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OPP maintains missing plane may be in Nottawasaga Bay

Nov. 13, 2013, Tiny Township, Ont. - An aircraft that went missing Thursday is believed to be at the bottom of Nottawasaga Bay, said Const. David Hobson with Southern Georgian Bay OPP.


November 13, 2013
By The Toronto Sun

Debris from a Cessna 182 was found along the shores of Tiny Township, Saturday morning.

 

“At this point, it leads us to believe that it's crashed into the water,” Hobson said Saturday.

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The OPP have not located the pilot, identified as Wildfred Oscar
Burnside, 64, of Owen Sound, the aircraft, or the crash scene, Hobson
added. Burnside's plane is a white, with red trim 1968 Cessna 182,
bearing the registration number CFIMQ.

 

“(The pilot is) presumed to be a missing person,” he said.

 

Burnside, known to family and friends as Oscar, was reported missing
when the single-engine Cessna failed to arrive at the Billy Bishop
Regional Airport, east of Owen Sound, at its scheduled time.

 

The plane left Cornwall at 5:10 p.m. and was scheduled to arrive near Owen Sound at 7:55 p.m.

Burnside is a long-time realtor, teacher and principal in the Owen Sound area.

 

Const. Kris Beatty said police employed a 19-foot boat Saturday to
try to find the plane or at least better pinpoint where it might have
crashed.

 

“The weather’s hampering our search efforts,” said Beatty as he and
other OPP officers packed up their gear Saturday after a day of
searching under rainy, cold and windy conditions.

 

Beatty said officers combed a large section of beach from Sprat Point
to Jackson Beach Park to try to find possible debris from the plane.

 

“We had officers walking along the beach and also had two ATVs
driving along the shore to try to find any debris,” Beatty said,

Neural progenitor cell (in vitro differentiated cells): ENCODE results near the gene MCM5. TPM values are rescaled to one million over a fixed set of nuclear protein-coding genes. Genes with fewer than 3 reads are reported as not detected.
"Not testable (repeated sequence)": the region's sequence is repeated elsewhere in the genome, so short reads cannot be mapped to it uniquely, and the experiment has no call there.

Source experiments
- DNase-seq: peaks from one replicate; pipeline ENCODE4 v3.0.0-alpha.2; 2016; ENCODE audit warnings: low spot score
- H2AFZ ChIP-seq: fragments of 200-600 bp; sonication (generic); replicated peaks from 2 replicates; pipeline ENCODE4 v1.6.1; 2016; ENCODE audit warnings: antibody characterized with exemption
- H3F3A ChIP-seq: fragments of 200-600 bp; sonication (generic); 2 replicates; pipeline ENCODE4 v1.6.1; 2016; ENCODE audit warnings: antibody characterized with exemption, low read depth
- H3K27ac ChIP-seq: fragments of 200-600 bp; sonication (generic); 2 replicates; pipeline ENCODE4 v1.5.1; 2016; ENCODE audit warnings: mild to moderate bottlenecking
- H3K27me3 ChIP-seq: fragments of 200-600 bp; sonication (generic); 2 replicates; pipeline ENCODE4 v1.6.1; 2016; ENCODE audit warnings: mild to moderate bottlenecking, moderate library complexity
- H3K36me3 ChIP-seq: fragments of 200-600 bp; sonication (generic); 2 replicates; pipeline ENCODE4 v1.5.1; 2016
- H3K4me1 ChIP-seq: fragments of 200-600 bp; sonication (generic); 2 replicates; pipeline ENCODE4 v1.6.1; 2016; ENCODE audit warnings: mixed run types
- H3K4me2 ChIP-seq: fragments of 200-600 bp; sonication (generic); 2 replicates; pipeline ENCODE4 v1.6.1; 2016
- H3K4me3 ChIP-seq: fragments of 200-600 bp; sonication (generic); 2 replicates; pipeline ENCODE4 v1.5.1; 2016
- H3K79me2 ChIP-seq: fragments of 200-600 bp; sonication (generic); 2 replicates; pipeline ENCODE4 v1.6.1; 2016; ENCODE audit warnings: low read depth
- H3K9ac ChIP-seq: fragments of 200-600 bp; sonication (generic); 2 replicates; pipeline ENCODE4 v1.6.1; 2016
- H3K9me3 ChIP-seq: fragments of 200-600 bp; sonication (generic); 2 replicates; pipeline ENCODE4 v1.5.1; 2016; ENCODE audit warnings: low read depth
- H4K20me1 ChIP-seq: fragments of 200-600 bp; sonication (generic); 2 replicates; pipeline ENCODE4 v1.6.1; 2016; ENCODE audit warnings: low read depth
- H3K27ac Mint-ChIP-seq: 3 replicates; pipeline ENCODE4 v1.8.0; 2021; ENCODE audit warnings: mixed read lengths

pointing out police also canvassed nearby homes to try to find somebody
who may have found debris in their yard.

 

“We don’t have a lot of answers right now. Basically, we’re doing recovery work.”

 

Two aircraft from the Canadian Forces Joint Rescue Coordination
Centre in Trenton and two from the Civil Air Search and Rescue
Association were dispatched Thursday to aid in the search.

 

The search, which involved more than 40, continued most of Friday.

 

Police concentrated their efforts in the Midland area based on the pilot's cellphone company.

 

"The aircraft did have and electronic locater transmitter but there
was no indication of a distress activation. However it is an older model
and not as reliable," said David Elias of RCAF media relations.

 

On Saturday, members of the Southern Georgian Bay OPP and OPP Central
Region Snowmobile ATV and Vessel Enforcement (S.A.V.E.) team were
scouring the shoreline on ATVS and on foot from Concession Road 4 to
Concession Road 8.

 

“They are searching for any pieces of debris and there have been a
few pieces of debris consistent with that of an aircraft that have
washed up on shore this morning,” Hobson said.

 

The OPP helicopter unit has been conducting an aerial search of the shoreline.

 

“When we're able to ascertain where there may be an actual crash
scene, should we be able to do that, we'll organize a plan at that
point,” Hobson said.

 

He expects the search will continue Sunday, with use of the OPP Helicopter Unit if weather permits.